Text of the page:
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Plaques in the mouth: what causes them and how to cure them

Plaques in the mouth: what causes them and how to cure them

Although harmless, the plaques in the mouth they can be very annoying and, therefore, need special attention so that they do not evolve into something more painful.

But what is their origin? And how can we get rid of the plaques in the mouth, allowing our oral cavity to be able to savor the right health?

What are plaques in the mouth and why do they appear

Plaques in the mouth can appear in different areas, such as the cheeks, lips, and tongue, and can change in appearance from white, red, yellow, or gray. They are also often swollen, and can cause more or less intense discomfort.

There are numerous causes of plaque in the mouth, which can form as a result of trauma to the lining of the mouth, such as accidentally biting the cheek while chewing food, unsuitable dental prostheses or a filling.

Among the risk factors there are also:

  • stress and anxiety,
  • hormonal changes - some women develop ulcers when they have their period,
  • eating certain foods - such as spicy foods, chocolate, coffee, peanuts, almonds, strawberries, cheese, tomatoes, and wheat flour,
  • use toothpaste containing sodium lauryl lauryl sulfate,
  • quitting smoking - some people indicate that when they stop smoking for the first time they develop canker sores in their mouth.

Sometimes the plaques appear in the mouth ... for no reason. In this case, it may be simply because of their genes, with about 40% of people suffering from canker sores saying that even in their family there are members who have a habit of developing them.

Remedies for plaques in the mouth

Often the plaques in the mouth can be treated using elements that you already have at home, although in order to relieve the discomfort and accelerate healing it is always advisable to talk to your doctor or pharmacist of reference, avoiding do-it-yourself solutions:

  • gargling with warm water and salt (two teaspoons of salt for a glass),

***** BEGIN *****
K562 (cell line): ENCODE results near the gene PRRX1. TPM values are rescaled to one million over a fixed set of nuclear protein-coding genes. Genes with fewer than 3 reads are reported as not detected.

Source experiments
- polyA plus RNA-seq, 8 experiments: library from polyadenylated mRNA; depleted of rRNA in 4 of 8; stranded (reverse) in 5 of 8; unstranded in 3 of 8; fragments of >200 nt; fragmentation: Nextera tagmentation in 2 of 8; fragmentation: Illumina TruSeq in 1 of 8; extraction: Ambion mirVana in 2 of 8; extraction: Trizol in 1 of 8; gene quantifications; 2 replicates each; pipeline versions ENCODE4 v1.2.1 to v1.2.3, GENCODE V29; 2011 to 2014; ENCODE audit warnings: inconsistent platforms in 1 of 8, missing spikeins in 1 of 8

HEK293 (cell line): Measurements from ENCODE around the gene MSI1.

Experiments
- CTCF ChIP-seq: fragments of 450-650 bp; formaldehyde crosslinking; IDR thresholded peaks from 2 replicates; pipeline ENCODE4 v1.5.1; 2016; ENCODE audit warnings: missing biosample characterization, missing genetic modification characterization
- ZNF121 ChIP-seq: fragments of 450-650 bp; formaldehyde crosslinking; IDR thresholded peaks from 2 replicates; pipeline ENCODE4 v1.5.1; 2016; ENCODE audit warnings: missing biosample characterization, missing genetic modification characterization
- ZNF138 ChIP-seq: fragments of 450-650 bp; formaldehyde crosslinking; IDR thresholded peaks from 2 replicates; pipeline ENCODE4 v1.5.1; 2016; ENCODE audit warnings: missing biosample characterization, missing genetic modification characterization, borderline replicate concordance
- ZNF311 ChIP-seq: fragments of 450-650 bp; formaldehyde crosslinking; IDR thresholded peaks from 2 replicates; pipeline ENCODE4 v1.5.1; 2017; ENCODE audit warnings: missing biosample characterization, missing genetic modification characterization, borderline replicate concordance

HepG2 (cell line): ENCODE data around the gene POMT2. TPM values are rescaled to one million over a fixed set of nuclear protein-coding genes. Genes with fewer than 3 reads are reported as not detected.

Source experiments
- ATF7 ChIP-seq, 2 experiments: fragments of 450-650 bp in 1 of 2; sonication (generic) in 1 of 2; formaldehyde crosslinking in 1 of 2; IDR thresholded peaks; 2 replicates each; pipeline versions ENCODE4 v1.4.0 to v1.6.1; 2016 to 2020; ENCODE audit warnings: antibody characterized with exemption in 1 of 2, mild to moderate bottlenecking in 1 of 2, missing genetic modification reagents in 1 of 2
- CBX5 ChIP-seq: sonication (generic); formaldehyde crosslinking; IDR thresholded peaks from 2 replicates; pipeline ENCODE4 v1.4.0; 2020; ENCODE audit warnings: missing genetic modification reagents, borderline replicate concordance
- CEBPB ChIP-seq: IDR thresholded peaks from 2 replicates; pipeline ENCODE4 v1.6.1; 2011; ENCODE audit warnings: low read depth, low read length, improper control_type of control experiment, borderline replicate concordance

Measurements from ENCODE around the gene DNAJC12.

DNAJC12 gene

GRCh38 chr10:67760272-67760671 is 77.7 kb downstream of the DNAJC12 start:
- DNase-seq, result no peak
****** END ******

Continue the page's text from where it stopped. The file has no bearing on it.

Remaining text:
• a mixture of baking soda (a teaspoon with a little water to make a paste and then dab the plaque during the day),
  • dab the plaque with honey to retain moisture and accelerate the healing process,
  • chewing a stalk of celery because it has analgesic and anti-inflammatory properties,
  • chew some basil leaves and then sip some water in order to take advantage of its antibacterial, antifungal and antiviral properties.

Read also our related articles: Dry mouth, care and prevention and Tricks for not touching your mouth and eyes

Preventing plaques in the mouth: how to do?

As we have seen, there are several natural remedies for plaques in the mouth but… there are also some methods you may try to use to avoid contracting plaques, and one of them is to avoid eating certain foods or following certain habits that can promote plaque formation.

For example, it would be worth trying to:

  • avoid chewing gum,
  • use a soft bristle toothbrush, which can reduce mouth irritation,
  • use toothpaste for sensitive teeth.

However, keep in mind that plaques in the mouth are usually harmless, but that there are some telltale signs that should make you look at the plaques more carefully, so much so as to require the intervention of a doctor. Among the main signs we recall:

  • foot-and-mouth disease that has lasted for three weeks or more,
  • foot and mouth disease that continues to recur over time,
  • plaque that becomes more painful or red - this could be a sign of a bacterial infection, which may require treatment with antibiotics.

On the sidelines of the above, we hope to have provided some brief indications in order to be able to face the presence of plaques in the mouth, a phenomenon that is generally not worrying or particularly painful, but which in some cases deserves to be addressed with the consultation of your doctor.

Our suggestion is therefore always to contact your doctor or a pharmacist to be able to check if it is simply a common plaque in the mouth or if it is appropriate to apply some specific remedy.

In most cases, fortunately, the plaque in the mouth will tend to "reabsorb" in a very short time, soon becoming a lukewarm memory. To speed up the healing time, try one of the remedies we briefly had the pleasure of sharing with you above!



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